Celebrity look alike: a curse or a blessing?

Some people could only wish to look like their favourite actor or model but for others it’s what nightmares are made of.

Does the prospect of free nights out, glamour and attention sound appealing to you? Us too! But how long before you just want to leave the house with no bother?

Celebrity doubles have hit the headlines recently with the likes of Taylor Swift and Cara Delevingne finding their very own look-alikes. Harry Styles has dozens, even one who is only two years old.

Some don’t see the resemblance themselves and try to ignore comments in the hope that people will soon forget. But others, like Taylor Swift doppelganger Morgan Jensen, reel in the attention.

Morgan poses with ‘fans’ outside Taylor Swift’s concerts and even the pop star herself mixed both of them up after seeing a picture online saying: “Lol I thought that was me.”

Here at Cavendish Press we’ve set up photo-shoots and interviewed look-alikes, including David Beckham and Brad Pitt, who have experienced the highlife for themselves and shared their own stories.

Andy Harmer, the most successful of the many David Beckham lookalikes, who earns a living by passing himself off as the real thing, admitted life wasn’t so bad.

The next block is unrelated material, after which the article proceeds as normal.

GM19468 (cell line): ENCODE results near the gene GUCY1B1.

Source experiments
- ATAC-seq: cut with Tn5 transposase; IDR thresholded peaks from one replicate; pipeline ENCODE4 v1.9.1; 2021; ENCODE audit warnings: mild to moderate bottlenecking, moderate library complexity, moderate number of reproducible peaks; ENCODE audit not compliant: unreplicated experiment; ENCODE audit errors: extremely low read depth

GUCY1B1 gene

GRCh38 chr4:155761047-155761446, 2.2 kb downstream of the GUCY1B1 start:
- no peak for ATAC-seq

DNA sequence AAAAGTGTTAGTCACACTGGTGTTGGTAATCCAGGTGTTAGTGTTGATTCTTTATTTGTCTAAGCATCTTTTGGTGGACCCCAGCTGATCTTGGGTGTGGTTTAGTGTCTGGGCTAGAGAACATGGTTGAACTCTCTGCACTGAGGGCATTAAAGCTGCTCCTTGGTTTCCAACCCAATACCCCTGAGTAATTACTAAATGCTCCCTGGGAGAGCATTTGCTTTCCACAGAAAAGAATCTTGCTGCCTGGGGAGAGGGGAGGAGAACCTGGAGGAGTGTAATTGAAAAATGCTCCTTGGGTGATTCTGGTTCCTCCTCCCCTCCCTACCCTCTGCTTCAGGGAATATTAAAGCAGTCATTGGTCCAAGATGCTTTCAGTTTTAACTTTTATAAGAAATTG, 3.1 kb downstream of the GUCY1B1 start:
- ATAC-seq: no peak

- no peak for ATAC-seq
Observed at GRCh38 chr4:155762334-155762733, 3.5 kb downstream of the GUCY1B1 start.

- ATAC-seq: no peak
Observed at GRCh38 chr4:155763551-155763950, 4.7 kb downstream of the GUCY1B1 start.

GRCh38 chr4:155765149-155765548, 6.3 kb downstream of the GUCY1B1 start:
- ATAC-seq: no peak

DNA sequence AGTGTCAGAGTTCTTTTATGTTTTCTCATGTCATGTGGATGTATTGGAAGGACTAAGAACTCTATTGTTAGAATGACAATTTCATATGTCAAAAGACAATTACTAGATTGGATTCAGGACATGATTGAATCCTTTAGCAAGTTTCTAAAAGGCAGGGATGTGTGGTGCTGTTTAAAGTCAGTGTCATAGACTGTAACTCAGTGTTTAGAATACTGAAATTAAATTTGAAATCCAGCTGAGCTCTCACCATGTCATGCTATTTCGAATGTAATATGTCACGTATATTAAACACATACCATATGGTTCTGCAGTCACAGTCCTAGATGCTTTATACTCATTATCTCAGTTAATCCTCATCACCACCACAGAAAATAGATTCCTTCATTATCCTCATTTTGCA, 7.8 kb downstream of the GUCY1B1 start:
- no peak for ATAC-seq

With his trademark tattoos, striking good looks and ever-changing hair styles it’s easy to understand how Andy is earning up to £75,000 a year.

But what about the partners of these lookalikes, how do they cope with day-to-day life?

Some accept their other half’s job and reap the benefits with them, but most hate the constant attention from other men or women. It wouldn’t come as a surprise if these celebrity doubles struggled to keep up a steady relationship.

Andy’s girlfriend spoke to us about her own struggles that come with dating such a high-profile look-alike. She told Cavendish Press how fed up she gets of the attention her partner receives on a daily basis from other women and some men too.

Have you ever been mistaken for a celebrity or does your partner get so much attention on a night out that you end up going home early? Get in touch with us here at Cavendish Press - we’d love to hear from you. We can even pay you a good fee if we place your story in a national magazine or newspaper.

Give our features editor Kerry a call on 0161 237 1066 or email [email protected]